The stress involved in settlement discussions during a divorce cause some people to make hasty decisions regarding their finances. Residents living in Georgia might be interested in a few tips to consider while negotiating a divorce settlement.

It could be beneficial to consider how much money one must provide for themselves in the short term. Some couples have very valuable assets but are unable to liquidate them quickly. A blend of easy-to-liquidate assets and accounts for long-term investments may work best depending on an individual's needs. Before a divorce finalization, joint liabilities should be paid off, and proof of said payment should be obtained and saved accordingly. If a joint mortgage is not refinanced, a creditor could continue to try to collect any money owed.

Domestic abuse goes beyond physical altercations

In Georgia and other states, domestic violence can be broadly defined as any conflict that goes beyond typical relationship issues. It may take the form of emotional abuse, such as verbal threats, physical abuse, such as hitting or causing other bodily harm, or sexual abuse, such as unwanted touching or intercourse. Often, abusers will use a mixture of these types of abuse.

Signs of domestic violence or abuse typically manifest themselves after a relationship begins. Generally, an abuser comes across as charming or personable in public. However, this person may be abusive in private and take steps to isolate their partner from their friends and family.

What is the difference between a closed or an open adoption?

There are many ways to have a family in our modern world. One way is through adoption, which can be a way to offer a child in need with a loving home. There are two types of adoption -- closed and open. Georgia families that are considering adopting may have questions about both types and just what the advantages and disadvantages of both types can be.

Closed adoptions were, at one time, the prevalent form used in this country. They are still utilized at times and are typical for international adoptions. The adoptive parents may or may not know the biological parents of their child, and related documentation is sealed, physically. The two parties have no contact once the adoption is finalized, and, in some cases, the child is not told he or she is adopted. Contrast that with open adoption, where biological parents are often active in selecting adoptive parents, meet them beforehand and frequently stay in contact after the adoption is finalized.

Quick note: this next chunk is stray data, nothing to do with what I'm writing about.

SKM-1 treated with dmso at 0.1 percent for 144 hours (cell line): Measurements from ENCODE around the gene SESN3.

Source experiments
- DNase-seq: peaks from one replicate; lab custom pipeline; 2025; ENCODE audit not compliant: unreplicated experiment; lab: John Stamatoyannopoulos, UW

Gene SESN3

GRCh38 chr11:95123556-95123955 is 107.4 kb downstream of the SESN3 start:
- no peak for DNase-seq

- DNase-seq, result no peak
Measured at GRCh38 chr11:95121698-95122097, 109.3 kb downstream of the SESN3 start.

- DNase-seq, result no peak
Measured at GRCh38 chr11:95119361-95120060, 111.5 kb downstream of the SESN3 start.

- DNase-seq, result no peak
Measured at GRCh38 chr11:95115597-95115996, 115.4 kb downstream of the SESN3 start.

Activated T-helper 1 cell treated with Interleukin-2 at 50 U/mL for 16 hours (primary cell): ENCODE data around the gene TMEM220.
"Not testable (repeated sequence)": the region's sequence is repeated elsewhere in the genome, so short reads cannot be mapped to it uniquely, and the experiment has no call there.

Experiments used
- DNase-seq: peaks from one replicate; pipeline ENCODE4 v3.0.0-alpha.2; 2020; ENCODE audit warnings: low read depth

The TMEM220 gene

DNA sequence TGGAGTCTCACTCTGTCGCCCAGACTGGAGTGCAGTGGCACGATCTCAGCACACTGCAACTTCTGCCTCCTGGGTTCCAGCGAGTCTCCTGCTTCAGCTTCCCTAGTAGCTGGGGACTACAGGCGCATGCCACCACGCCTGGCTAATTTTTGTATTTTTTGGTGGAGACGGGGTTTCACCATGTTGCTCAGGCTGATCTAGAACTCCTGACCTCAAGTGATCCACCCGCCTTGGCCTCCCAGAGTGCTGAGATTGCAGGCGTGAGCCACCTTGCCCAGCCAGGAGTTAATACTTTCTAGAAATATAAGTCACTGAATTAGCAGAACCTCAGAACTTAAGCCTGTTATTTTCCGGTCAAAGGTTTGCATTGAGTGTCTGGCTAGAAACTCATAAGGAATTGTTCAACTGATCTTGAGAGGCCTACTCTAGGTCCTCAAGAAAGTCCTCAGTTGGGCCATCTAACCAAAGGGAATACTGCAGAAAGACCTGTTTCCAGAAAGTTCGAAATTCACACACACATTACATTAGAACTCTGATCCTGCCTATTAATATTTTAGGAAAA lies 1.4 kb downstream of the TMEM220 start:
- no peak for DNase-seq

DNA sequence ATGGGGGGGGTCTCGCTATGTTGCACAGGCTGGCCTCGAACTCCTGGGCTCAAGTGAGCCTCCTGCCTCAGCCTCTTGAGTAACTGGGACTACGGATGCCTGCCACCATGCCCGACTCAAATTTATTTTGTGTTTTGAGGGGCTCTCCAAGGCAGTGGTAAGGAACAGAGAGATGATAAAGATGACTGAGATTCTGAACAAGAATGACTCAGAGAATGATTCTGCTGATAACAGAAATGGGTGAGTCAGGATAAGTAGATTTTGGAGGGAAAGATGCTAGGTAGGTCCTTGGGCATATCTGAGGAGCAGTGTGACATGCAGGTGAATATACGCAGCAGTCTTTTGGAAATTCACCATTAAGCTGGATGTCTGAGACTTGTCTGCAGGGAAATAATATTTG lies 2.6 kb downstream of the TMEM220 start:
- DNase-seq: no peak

Paternity rights for Georgia fathers involves legitimation

When parents in Georgia are not married and a custody case hangs in the balance, women are often given preference for raising children over the fathers. There are also cases where a man is uncertain as to whether he is the father of a particular child. In either situation, the determination of paternity will have an impact on a child custody case. Legitimation is the way for fathers to legally declare their parental rights to their children.

A man who has fathered a child with a woman he isn’t in a relationship with may wish to have custody of his child for many reasons. In the state of Georgia, legitimation offers fathers the chance to raise their children, either by granting them visitation or custody. Being listed as the father on the baby’s birth certificate isn’t enough -- legitimation must be completed. Here at Debra Bryan LLC, our team has helped numerous people through this process, and our experience can make the process as efficient as possible.

Accusations of domestic violence: how to recognize violence

When someone is in an abusive relationship, he or she may not even realize it. Similarly, families whose loved ones are being hurt by a partner may not know precisely how domestic violence is defined. Accusations of domestic violence here in Georgia are serious and need to be handled with care and regard for everyone involved, particularly the person who is subject to the abuse or children who may witness it. Knowing what it is and how to recognize it may be the first step to getting someone the help he or she needs.

Domestic violence involves abusive or violent behavior on the part of one family member or person in a home directed at another. It can include child abuse and involves any type of partnership, such as a married couple, cohabiting partners or even people who are only defined as dating. The abuse can be physical, psychological, sexual, emotional or even economic, if one partner is manipulating finances to make the other person reliant on them.

\